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Guest Column: State Sen. Tom O'Mara

"Tax-Free NY, kind of"

ALBANY, June 2 -- The buzz around New York government over the past few weeks has been
around New York Governor Andrew Cuomo and top members of his cabinet touring upstate New York touting that they’re ready to go nationwide with this message: Tax-Free New York!

But maybe we should hold on before we go turning up the volume on that one.

The governor’s “Tax-Free NY” initiative is obviously enticing. Who, after all, can argue against paying no taxes in New York State? It proposes to utilize the State University of New York (SUNY) system, including community colleges, to offer new businesses a place to operate tax free for 10 years -- no income tax for employees, as well as no sales, property or businesses taxes. More details and fine-tuning of the plan, which requires the Legislature’s okay, are in the works. But that's the gist of it. In and around SUNY campuses, most of which are located upstate, at some private universities and in a few other chosen places, businesses would be invited to set up shop, tax free.

Here’s how the governor recently described the plan to the editorial board of the Syracuse Post-Standard: "It's big, it's bold. I think it could make a major difference."

One of the state’s leading fiscal experts, E.J. McMahon of the conservative Manhattan Institute, called the Tax-Free NY plan a “promising new wrinkle.” But he also stressed that “the state should go much further than this.”

But for the moment let’s give credit where’s it’s due and admit that the Tax-Free NY plan is bold -- just not for all of the same reasons as many of its supporters believe it is. What I mean is that the plan may be even bolder for what it admits than for what it offers to do. That’s because:

-- Tax-Free NY admits that high taxes -- business, income and property -- are a problem in New York. That’s good, because high broad-based taxes are New York’s problem and have been for a long, long time. So we welcome the admission;

-- Tax-Free NY admits that tax cuts are the best way to attract businesses and industries, and the private-sector jobs they create. That, too, is a bold admission because tax cuts are the best answer and we’ve ignored it in New York for too long; and, finally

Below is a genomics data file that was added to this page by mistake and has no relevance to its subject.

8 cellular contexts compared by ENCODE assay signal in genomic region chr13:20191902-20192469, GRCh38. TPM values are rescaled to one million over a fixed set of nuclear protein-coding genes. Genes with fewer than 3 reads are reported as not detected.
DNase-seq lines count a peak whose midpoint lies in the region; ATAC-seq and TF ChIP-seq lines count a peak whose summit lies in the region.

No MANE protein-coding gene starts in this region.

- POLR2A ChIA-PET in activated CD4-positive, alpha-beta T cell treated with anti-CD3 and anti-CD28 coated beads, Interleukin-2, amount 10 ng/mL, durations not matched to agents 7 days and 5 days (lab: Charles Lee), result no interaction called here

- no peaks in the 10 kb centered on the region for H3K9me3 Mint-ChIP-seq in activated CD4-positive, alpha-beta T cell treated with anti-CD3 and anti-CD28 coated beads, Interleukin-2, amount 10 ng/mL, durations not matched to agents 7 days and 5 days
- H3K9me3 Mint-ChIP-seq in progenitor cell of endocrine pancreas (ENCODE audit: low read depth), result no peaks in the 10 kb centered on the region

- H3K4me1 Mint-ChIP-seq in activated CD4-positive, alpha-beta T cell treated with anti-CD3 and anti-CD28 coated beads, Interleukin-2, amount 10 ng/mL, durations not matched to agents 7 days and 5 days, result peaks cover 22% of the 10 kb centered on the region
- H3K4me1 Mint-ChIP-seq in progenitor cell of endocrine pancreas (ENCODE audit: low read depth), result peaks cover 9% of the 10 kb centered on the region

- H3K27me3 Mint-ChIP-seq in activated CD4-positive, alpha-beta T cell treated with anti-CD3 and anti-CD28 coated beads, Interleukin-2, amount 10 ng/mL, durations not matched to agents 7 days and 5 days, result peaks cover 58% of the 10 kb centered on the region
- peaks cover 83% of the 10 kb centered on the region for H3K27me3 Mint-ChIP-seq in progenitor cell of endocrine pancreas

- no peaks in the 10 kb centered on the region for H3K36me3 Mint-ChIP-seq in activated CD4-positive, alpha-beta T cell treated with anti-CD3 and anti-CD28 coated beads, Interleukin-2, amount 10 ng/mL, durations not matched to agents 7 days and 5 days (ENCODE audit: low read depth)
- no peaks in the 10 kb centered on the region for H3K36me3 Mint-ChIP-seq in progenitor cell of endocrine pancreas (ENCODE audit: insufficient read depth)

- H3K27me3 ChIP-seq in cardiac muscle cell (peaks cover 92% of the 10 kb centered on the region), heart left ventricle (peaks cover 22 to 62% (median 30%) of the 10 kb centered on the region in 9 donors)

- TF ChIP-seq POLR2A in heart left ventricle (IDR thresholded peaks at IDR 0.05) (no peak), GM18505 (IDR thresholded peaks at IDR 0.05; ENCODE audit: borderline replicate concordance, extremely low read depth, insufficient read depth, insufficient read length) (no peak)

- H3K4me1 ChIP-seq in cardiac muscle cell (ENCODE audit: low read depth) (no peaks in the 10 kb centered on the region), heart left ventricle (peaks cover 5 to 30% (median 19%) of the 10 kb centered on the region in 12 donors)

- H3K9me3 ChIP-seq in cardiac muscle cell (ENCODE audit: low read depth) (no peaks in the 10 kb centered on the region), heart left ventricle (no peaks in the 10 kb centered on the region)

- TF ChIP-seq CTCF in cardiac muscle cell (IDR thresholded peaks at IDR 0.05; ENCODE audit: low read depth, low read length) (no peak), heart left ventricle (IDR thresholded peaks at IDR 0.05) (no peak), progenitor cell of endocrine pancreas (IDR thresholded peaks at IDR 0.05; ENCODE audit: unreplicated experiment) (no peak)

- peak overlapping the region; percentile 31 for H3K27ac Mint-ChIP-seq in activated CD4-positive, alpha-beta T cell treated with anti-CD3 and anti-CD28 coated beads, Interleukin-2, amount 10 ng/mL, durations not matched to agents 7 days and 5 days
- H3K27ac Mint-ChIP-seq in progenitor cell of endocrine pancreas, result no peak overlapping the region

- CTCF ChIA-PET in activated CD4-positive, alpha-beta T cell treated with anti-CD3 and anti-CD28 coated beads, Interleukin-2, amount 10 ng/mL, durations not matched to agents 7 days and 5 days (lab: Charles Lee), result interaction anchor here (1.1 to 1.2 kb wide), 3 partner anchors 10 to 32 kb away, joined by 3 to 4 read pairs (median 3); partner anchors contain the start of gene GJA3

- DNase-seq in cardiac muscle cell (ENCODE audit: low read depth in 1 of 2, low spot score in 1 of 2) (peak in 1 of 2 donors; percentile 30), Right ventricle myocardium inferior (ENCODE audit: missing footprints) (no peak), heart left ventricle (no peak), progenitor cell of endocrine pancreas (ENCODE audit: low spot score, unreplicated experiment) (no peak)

-- Tax-Free NY admits that upstate New York needs to be the focus. "This is directed primarily to Upstate New York," the governor said, "because that's where we have an economic problem." We sure do, governor, and thanks for acknowledging it.

And yet, Tax-Free NY is admittedly limited in the scope of its boldness. What about all of the communities where there isn’t a SUNY campus nearby? What about other businesses in the neighborhood that will fall outside any tax-free zone, will still have to pay New York’s high taxes and, therefore, be rendered less competitive? How do we say it’s critical to carve out pockets of upstate prosperity, economic progress and job growth, but to the rest of upstate: sorry.

There are legitimate questions left unanswered for the time being.

For now, though, let’s stay focused on the underlying admissions of Tax-Free NY: New York State taxes are too high and cutting taxes is the most important thing we can do for the economy of upstate New York.

The Business Council of New York State reacted this way: “(Tax-Free NY) is an innovative approach, and illustrates that we can and should do more to make the state’s overall economic climate more competitive.” Translated: If tax cuts are the cure for some of what ails us, how about a
healthier dose that’s good for all of us.

Unshackle Upstate responded more pointedly: “(Tax-Free NY) is another step in the right direction for the Upstate economy. However, state leaders must enact additional tax relief and regulatory reforms for all businesses across the state.”

My early take on Tax-Free NY goes something like this: Hallelujah to the admission that New York State taxes are too high and the main reason why we can’t turn our economy around, especially upstate. But let’s go statewide with the broad-based tax cuts we need before going nationwide with any chorus of “we’re tax free!”

Photo in text: State Senator Tom O'Mara

Schuyler County Officials

Legislature Members:

Top row (from left): Dennis Fagan, Thomas Gifford, Doris Karius, Glenn Larison

Bottom row: Michael A. Yuhasz, Barbara Halpin, Phil Barnes, Stewart Field

   
       

Legislature Chairman

Dennis Fagan, Tyrone 607-292-3687

Legislature Members:

Michael A. Yuhasz, 535-4967

Doris L. Karius, 546-5544

Barbara Halpin, 594-3683

Glenn R. Larison, 594-3385

Thomas M. Gifford, 535-9517

Phil Barnes, Watkins Glen 481-0482

Stewart Field, Watkins Glen 535-2335

County Clerk: Linda Compton, 535-8133

Sheriff: William Yessman, 535-8222

Undersheriff: Breck Spaulding, 535-8222

County Treasurer: Margaret Starbuck, 535-8181

District Attorney: Joseph Fazzary, 535-8383

 

State, Federal Officials for Schuyler County

Sen. Charles E. Schumer

United States Senate
313 Hart Senate Office Building
Washington, D.C. 20510-3201
DC Phone: 202-224-6542
DC Fax: 202-228-3027
Email Address: http://schumer.senate.gov/webform.html

Sen. Kirsten E. Gillibrand

United States Senate
478 Russell Senate Office Building
Washington, D.C. 20510
DC Phone: 202-224-4451
Website: http://gillibrand.senate.gov/

State Senator Tom O'Mara -- Chemung, Schuyler, Steuben, Yates, western Tompkins, Enfield, Ithaca (Town and City), Newfield, Ulysses(Trumansburg)

Room 812, Legislative Office Building
Albany, NY 12247
Phone: (518) 455-2091
Fax: (518) 426-6976
www.omara.nysenate.gov

Assemblyman Christopher Friend -- Chemung, Schuyler, Tioga
Room 720, Legislative Office Building
Albany, NY 12248
Phone: (518) 455-4538
Website: http://assembly.state.ny.us/mem/?ad=137

 

© The Odessa File 2011
Charles Haeffner
P.O. Box 365
Odessa, New York 14869

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